Media Profanity Associated With Teen Aggression

By Evelyn So
Evelyn So
Evelyn So
October 17, 2011 Updated: October 1, 2015

'Wash your mouth out with soap' - teens exposed to profanity on television and in video games are more likely to swear and develop aggressive behavior, new research suggests. (BYU)
'Wash your mouth out with soap' - teens exposed to profanity on television and in video games are more likely to swear and develop aggressive behavior, new research suggests. (BYU)
Exposure to swearing on television and in video games can increase aggression in youngsters, according to new research from Brigham Young University (BYU) in Utah.

In what seems to be the first study to look at the effect of profanity in the media on teenagers, the researchers found it to be associated with physical and relational aggression.

“Profanity is kind of like a stepping stone,” said study lead author, Sarah Coyne at BYU in a press release. "You don’t go to a movie, hear a bad word, and then go shoot somebody.

"But when youth both hear and then try profanity out for themselves, it can start a downward slide toward more aggressive behavior."

The team recruited 223 Midwest middle school students, aged 11 to 15 years old, to complete a series of questionnaires, focusing on teenage television programs and video games.

“It seems that, as adolescents are exposed to profanity in their favorite media, they internalize and solidify mental scripts and schemas in support of profanity use," wrote the researchers in the study, using a general learning model to analyze results. "Such schemas then might lead to increased profanity use in real life."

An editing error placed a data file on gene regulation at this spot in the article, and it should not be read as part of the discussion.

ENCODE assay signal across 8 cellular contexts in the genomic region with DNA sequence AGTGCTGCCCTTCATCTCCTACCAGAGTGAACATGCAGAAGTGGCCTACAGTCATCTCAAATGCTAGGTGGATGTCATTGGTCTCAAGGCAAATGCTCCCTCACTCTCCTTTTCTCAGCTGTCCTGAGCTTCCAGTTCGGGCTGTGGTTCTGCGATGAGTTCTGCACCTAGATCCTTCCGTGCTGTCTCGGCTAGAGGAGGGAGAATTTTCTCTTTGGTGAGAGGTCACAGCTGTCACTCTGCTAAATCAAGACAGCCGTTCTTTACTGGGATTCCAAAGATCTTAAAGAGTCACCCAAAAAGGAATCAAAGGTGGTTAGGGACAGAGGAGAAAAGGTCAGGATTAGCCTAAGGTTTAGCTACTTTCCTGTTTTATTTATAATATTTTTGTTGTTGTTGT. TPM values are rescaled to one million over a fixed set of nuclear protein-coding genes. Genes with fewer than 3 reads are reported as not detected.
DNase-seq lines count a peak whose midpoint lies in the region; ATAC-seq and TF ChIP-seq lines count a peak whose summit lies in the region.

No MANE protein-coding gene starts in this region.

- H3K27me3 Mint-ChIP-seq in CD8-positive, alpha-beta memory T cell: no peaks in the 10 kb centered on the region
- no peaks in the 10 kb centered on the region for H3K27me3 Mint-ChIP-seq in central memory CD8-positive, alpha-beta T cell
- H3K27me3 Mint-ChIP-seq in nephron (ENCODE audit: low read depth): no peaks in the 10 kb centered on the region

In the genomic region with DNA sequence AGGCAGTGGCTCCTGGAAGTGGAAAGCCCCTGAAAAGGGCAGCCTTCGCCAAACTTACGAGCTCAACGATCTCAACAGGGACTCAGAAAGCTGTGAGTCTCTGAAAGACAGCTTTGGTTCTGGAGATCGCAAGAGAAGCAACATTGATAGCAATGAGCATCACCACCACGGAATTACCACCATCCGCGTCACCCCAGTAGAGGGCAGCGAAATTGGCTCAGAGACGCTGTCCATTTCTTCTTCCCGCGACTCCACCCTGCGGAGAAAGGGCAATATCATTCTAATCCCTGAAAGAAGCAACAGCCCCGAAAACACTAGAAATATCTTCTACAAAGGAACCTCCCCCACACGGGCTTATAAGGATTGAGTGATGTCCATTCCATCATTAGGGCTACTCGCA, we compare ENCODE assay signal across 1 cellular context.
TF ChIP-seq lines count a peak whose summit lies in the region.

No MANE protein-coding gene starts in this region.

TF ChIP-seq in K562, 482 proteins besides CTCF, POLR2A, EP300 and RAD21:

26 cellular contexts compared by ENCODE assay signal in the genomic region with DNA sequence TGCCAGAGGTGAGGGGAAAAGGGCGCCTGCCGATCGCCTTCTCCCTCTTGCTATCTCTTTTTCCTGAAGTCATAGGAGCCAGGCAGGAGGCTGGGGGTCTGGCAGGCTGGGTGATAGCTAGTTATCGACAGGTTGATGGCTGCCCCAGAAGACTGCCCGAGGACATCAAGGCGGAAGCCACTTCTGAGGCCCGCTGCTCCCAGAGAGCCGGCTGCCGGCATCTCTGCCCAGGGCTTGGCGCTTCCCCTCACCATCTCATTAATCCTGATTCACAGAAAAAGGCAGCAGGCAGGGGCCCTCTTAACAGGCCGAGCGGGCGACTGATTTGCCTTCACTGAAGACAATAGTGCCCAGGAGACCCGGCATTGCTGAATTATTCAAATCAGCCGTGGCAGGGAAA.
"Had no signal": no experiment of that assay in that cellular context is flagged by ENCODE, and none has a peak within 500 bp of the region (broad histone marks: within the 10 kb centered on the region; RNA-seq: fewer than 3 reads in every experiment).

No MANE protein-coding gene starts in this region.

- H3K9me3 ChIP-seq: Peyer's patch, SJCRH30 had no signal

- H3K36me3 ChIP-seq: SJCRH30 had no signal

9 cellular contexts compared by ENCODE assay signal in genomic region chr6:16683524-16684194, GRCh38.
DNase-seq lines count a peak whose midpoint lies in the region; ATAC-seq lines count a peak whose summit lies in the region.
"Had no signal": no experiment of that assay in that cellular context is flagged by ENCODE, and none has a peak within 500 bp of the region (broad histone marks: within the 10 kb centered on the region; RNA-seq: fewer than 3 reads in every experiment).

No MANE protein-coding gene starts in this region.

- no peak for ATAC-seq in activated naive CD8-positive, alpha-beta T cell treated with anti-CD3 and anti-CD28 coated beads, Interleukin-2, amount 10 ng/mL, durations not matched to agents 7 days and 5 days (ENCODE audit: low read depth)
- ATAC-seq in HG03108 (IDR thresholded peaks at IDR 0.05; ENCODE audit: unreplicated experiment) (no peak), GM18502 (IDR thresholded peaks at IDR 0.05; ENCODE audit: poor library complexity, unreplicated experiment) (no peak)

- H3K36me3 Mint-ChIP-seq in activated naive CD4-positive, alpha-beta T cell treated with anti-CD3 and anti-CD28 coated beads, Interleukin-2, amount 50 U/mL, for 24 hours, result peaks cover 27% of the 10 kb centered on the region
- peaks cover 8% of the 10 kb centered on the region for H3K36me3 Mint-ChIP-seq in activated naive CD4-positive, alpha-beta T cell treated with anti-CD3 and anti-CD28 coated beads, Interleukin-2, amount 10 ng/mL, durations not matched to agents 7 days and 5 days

Although the study was not longitudinal, meaning observations were not repeated over time, statistical modeling shows that there is a chain reaction effect—exposure to profanity leads to its acceptance and use, which can then influence adolescent aggression.

"On the whole, it’s a moderate effect," Coyne explained. "We even ran the statistical model the opposite way to test if the violent kids used more profanity and then sought it out in the media, but the first path we took was a much better statistical fit even when we tried other explanations."

In their paper, the researchers concluded that "the television industry should aspire to be more accurate with ratings concerning profanity,” and that “game descriptions should include warnings to parents regarding exposure to profanity or other questionable conversation through this route.”

Brad Bushman at Ohio State University specializes in the causes and consequences of aggression, but was not involved with the study. "This research shows that profanity is not harmless," he stated in the release.

"Children exposed to profanity in the media think that such language is ‘normal,’ which may reduce their inhibitions about using profanity themselves," he added. "And children who use profanity are more likely to aggress against others."

"These are very important findings for parents, teachers, and pediatricians."

The study was published in the journal Pediatrics on Oct. 18.

Evelyn So